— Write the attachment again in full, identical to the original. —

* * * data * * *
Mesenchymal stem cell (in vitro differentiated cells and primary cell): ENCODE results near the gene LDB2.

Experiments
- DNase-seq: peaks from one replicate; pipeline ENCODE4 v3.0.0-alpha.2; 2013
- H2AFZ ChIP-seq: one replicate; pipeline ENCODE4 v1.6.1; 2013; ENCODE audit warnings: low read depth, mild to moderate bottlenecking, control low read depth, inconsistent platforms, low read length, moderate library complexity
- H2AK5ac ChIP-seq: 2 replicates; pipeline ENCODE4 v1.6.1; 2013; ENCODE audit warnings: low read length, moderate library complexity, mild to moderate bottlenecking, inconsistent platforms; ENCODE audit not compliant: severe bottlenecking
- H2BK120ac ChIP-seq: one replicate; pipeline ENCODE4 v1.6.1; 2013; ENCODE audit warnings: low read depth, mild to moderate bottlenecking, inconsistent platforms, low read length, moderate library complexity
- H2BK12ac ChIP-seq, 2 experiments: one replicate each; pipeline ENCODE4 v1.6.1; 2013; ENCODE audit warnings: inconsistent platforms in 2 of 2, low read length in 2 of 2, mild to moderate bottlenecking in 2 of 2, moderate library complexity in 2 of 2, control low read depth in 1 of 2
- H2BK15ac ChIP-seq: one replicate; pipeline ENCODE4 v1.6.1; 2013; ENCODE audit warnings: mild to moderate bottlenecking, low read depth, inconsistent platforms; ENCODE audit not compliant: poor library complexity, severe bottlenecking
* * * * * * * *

Mesenchymal stem cell (in vitro differentiated cells and primary cell): ENCODE results near the gene LDB2.

Experiments
- DNase-seq: peaks from one replicate; pipeline ENCODE4 v3.0.0-alpha.2; 2013
- H2AFZ ChIP-seq: one replicate; pipeline ENCODE4 v1.6.1; 2013; ENCODE audit warnings: low read depth, mild to moderate bottlenecking, control low read depth, inconsistent platforms, low read length, moderate library complexity
- H2AK5ac ChIP-seq: 2 replicates; pipeline ENCODE4 v1.6.1; 2013; ENCODE audit warnings: low read length, moderate library complexity, mild to moderate bottlenecking, inconsistent platforms; ENCODE audit not compliant: severe bottlenecking
- H2BK120ac ChIP-seq: one replicate; pipeline ENCODE4 v1.6.1; 2013; ENCODE audit warnings: low read depth, mild to moderate bottlenecking, inconsistent platforms, low read length, moderate library complexity
- H2BK12ac ChIP-seq, 2 experiments: one replicate each; pipeline ENCODE4 v1.6.1; 2013; ENCODE audit warnings: inconsistent platforms in 2 of 2, low read length in 2 of 2, mild to moderate bottlenecking in 2 of 2, moderate library complexity in 2 of 2, control low read depth in 1 of 2
- H2BK15ac ChIP-seq: one replicate; pipeline ENCODE4 v1.6.1; 2013; ENCODE audit warnings: mild to moderate bottlenecking, low read depth, inconsistent platforms; ENCODE audit not compliant: poor library complexity, severe bottlenecking